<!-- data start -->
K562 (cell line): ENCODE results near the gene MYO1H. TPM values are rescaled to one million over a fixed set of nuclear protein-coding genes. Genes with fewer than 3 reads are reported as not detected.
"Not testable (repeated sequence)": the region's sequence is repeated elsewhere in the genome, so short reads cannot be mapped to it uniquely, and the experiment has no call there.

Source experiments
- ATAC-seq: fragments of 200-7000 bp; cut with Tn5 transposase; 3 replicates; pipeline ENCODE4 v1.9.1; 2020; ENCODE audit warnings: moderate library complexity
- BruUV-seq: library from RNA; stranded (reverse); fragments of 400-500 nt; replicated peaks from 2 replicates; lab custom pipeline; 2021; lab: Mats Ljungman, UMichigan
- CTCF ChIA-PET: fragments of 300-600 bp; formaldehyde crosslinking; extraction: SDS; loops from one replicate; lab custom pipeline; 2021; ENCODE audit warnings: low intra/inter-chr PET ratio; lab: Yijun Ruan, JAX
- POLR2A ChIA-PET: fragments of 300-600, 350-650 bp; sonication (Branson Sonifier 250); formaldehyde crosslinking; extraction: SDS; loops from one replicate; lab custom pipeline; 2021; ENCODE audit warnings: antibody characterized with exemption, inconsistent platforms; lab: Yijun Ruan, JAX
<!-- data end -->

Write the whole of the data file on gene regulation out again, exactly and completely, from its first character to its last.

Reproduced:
K562 (cell line): ENCODE results near the gene MYO1H. TPM values are rescaled to one million over a fixed set of nuclear protein-coding genes. Genes with fewer than 3 reads are reported as not detected.
"Not testable (repeated sequence)": the region's sequence is repeated elsewhere in the genome, so short reads cannot be mapped to it uniquely, and the experiment has no call there.

Source experiments
- ATAC-seq: fragments of 200-7000 bp; cut with Tn5 transposase; 3 replicates; pipeline ENCODE4 v1.9.1; 2020; ENCODE audit warnings: moderate library complexity
- BruUV-seq: library from RNA; stranded (reverse); fragments of 400-500 nt; replicated peaks from 2 replicates; lab custom pipeline; 2021; lab: Mats Ljungman, UMichigan
- CTCF ChIA-PET: fragments of 300-600 bp; formaldehyde crosslinking; extraction: SDS; loops from one replicate; lab custom pipeline; 2021; ENCODE audit warnings: low intra/inter-chr PET ratio; lab: Yijun Ruan, JAX
- POLR2A ChIA-PET: fragments of 300-600, 350-650 bp; sonication (Branson Sonifier 250); formaldehyde crosslinking; extraction: SDS; loops from one replicate; lab custom pipeline; 2021; ENCODE audit warnings: antibody characterized with exemption, inconsistent platforms; lab: Yijun Ruan, JAX